greater ones among the membership as a whole.

Finnvarr de Taahe
Steve Muhlberger; RR#1 Box 123, Bonfield Ontario, P0H 1E0   
CANADA; 705 776-1247


~Subject: SCA in Canada

Master Sylard of Eagleshaven, OL, an experienced member of the SCA
in  Ontario (Principality of Ealdormere, Middle Kingdom), has asked
me to send  this along.

...Over the years, I, as well as others, have made attempts to make
the Board of Directors  address the simple fact the Canada is a
foreign and sovereign nation where different laws and processes are
in force. The response to these questions and comments has often
been patronizing, and almost always totally uninformed.

[Background omitted.  The numbers used later in this message are
produced and justified here, among things.]  


I made a number of discrete inquires, under the cover of my own
business, of  the Ontario government (retail sales tax branch.)
Inquiries were made  concerning a fictional War of 1812 re-creation
group, holding several  camping events a year for its 100 members
only, who charged 'costs only' for  dinners to its members. I was
told that such a group (similar to the SCA)  would be required to
register for a vendor permit and be responsible for  collecting PST
(of 8%) on every meal sold (lunches and feasts).

The Ontario Sales Tax guide states the following:
1) You need a vendor permit if you regularly make taxable sales. 2)
This includes the sale of prepared food products with a total
charge of  more than $4.00.
3)Note that "non-profit organizations - unless they regularly sell
taxable  goods and devices" do not need a vendor permit.

Obviously further inquiries need to be made on the Ontario
Government. I was  concerned about 'fingering' the SCA to the tax
department if I got too  specific. If the information I was given
is in fact correct, the Corporation  is responsible to Ontario for
over $1600 each year.

A)To become a "non-profit organization" in the eyes of the Ontario 
Government, it is required to register as such. The cost of such a 
registration appears to be about $150.  Does Ontario Ministry of
Revenue recognize the current American organization  as such? Will
separate registration of a "SCA Ontario" be required?

B) What is the structure of registration for vendor permits, if
required?   As individual groups, or registration at a regional
level? Who collects,  keeps track of, and remits the required taxes?

C) How do the existing group bank accounts, and their related
interest  income, fit into the structure?


Many Canadian members are constantly being required to compile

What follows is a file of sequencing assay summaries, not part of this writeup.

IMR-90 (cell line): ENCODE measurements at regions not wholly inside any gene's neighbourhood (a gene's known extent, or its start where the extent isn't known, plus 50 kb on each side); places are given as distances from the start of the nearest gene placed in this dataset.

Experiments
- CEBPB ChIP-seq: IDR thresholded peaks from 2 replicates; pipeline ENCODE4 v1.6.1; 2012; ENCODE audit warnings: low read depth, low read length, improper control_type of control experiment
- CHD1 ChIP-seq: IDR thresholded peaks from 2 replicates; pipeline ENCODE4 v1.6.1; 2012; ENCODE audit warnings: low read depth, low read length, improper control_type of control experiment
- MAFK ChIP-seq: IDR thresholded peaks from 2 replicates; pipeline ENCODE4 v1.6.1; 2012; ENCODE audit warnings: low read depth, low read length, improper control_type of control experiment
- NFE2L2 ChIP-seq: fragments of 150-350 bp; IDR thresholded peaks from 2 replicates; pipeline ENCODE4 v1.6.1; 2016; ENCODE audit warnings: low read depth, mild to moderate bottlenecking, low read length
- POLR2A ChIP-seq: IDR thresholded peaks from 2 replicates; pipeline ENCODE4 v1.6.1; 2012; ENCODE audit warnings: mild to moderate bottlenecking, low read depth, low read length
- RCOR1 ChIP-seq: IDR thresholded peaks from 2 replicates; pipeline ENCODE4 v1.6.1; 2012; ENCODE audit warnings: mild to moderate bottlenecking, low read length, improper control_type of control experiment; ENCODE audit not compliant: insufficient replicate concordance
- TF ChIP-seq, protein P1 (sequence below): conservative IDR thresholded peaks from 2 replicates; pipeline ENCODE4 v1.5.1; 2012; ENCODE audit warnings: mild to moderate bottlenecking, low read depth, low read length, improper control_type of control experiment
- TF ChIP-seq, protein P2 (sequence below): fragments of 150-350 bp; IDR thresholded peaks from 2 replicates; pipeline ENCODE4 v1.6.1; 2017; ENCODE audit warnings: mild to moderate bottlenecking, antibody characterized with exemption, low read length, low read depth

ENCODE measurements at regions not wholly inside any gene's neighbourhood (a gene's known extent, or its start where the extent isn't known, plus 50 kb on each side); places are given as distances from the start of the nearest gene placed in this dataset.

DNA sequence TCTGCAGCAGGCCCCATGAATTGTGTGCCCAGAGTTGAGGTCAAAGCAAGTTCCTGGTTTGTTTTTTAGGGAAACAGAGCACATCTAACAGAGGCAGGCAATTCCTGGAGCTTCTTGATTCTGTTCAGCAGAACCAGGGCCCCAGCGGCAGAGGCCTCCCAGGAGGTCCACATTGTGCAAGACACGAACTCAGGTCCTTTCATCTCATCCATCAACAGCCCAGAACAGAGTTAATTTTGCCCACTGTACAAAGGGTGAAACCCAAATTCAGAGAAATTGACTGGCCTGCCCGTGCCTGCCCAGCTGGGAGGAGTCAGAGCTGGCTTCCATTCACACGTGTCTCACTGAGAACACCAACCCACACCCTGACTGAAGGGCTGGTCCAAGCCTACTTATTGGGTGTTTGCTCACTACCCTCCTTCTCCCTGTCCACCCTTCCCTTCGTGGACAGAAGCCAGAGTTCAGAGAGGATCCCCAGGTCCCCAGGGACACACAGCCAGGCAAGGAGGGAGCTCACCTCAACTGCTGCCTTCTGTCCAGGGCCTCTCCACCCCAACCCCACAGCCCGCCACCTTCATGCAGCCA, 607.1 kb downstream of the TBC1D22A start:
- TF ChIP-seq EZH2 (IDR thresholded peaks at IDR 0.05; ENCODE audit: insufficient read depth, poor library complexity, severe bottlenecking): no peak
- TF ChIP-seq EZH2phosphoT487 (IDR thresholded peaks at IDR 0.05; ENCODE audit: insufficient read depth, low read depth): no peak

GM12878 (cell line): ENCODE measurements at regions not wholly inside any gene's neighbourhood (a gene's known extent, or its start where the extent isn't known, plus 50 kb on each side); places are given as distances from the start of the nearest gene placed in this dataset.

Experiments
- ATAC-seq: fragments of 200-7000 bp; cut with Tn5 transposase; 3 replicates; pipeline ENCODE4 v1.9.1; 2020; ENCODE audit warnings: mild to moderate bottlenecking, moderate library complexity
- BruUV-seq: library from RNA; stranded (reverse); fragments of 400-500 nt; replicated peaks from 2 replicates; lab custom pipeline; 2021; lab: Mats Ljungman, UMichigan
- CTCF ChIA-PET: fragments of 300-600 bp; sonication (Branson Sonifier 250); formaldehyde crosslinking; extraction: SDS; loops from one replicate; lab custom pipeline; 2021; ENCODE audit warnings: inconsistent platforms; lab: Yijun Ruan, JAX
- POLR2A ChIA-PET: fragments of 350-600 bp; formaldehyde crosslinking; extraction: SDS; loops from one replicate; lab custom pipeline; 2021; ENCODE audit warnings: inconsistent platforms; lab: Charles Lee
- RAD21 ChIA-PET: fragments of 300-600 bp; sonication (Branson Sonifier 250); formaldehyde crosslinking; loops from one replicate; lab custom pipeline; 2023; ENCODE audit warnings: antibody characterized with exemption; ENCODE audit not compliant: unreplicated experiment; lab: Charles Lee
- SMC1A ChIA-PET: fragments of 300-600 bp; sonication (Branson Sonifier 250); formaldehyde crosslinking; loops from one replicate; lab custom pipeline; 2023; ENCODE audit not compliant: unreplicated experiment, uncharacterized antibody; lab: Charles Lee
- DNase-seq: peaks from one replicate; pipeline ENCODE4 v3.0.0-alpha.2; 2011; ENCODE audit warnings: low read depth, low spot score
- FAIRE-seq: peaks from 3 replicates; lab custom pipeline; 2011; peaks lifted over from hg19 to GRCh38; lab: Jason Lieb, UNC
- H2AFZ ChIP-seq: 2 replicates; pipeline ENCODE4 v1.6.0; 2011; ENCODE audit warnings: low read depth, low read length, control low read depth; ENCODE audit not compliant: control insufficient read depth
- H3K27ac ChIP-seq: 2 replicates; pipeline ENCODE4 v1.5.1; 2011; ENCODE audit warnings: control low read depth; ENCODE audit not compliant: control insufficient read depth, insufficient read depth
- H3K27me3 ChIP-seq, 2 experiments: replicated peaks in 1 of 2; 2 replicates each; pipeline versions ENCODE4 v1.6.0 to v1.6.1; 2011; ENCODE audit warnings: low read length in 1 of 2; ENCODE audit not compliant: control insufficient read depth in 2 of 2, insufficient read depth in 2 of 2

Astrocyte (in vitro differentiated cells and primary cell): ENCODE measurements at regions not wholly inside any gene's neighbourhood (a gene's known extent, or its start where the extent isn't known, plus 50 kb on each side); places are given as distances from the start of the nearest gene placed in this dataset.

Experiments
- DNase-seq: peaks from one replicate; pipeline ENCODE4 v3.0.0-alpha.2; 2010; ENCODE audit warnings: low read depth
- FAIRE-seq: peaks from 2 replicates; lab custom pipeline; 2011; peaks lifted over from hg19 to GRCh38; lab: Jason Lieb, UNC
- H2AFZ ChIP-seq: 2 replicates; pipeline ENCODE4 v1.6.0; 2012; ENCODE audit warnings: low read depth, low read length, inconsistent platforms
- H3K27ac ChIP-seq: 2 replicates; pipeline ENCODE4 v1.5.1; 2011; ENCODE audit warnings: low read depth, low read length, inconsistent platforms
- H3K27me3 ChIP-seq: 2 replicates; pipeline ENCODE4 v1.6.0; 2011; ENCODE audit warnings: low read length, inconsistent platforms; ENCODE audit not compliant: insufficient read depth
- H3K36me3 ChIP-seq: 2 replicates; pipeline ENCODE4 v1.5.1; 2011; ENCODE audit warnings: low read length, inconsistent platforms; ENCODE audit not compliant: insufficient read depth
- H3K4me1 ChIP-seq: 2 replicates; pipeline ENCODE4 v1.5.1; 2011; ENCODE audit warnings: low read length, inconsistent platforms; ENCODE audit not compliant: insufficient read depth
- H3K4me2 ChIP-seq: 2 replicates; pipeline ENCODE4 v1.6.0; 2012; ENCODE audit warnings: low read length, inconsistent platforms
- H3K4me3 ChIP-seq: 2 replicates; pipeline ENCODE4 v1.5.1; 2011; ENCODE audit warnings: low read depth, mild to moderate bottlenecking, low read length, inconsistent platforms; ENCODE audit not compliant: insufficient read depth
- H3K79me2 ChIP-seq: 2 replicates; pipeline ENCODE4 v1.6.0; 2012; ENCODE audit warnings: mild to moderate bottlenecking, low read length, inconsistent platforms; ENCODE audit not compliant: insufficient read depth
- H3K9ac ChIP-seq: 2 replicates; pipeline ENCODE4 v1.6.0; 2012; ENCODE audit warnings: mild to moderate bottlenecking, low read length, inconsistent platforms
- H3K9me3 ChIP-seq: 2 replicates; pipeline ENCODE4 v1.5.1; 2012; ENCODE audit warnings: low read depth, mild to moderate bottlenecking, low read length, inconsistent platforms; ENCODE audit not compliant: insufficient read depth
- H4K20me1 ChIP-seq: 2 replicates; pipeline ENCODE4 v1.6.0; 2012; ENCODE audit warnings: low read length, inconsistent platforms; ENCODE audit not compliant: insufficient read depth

information  for Corporation to be sent to the American Internal
Revenue Service. This  includes moneys relating to demos and
events, expenditures and inventories.  Despite the fact that the
Corporation is registered a legal 'non-profit  educational
institution', constant effort is being expended to prove this 
fact. About 3 years ago, inquires were made of Revenue Canada as to
whether  the Corporation was in fact registered with the Canadian
Government as  'non-profit'. Not too surprisingly the answer was no.

A) How does the Revenue Canada view the Corporation, and its
operations  within Canada?

B) Any organization that sells a product or service in Canada, if
the total  yearly sales exceed $30,000 (CDN), is required to remit
a tax of 7% to  Revenue Canada. This 'Goods and Services Tax' - the
GST, is payable whether  the seller  is 'non-profit' or not.
(UNICEF, for example.) Note that while  'memberships' may not be
taxable, magazine subscriptions certainly are. (For  example,
despite 'membership' in the National Geographic Society, GST is 
still paid on the magazine.) 'Tournaments Illuminated' is certainly
a  magazine subscription. What is the status, according to Revenue
Canada, of  the kingdom newsletters?  About  of the fees sent from
Ontario alone is for  subscriptions. Is the total value of all
magazines sent to Canadian members  over $30,000?

C) One of the way Revenue Canada spots tax evasion is by comparing
Canadian  bank records of interest payments with the tax reports
made each year. How  is the (estimated) $300 in interest payments
paid to individual groups each  year reported (if at all) to
Revenue Canada? It is certain that the banks  will not absorb the
taxes levied on these amounts.

D) The Corporation has continued to require that any regalia
created be  listed and valued on inventories sent to the IRS. This
may be reasonable for  those items donated to kingdom officers,
which then leave this country. What  is the true status of those
items that are paid for, produced  and then  donated to Canadian
offices (Principality and Baronial)? Since these items  are
Canadian made and remain in Canada, how does Revenue Canada view
these  items?

These matters are far from trivial.... All levels of government in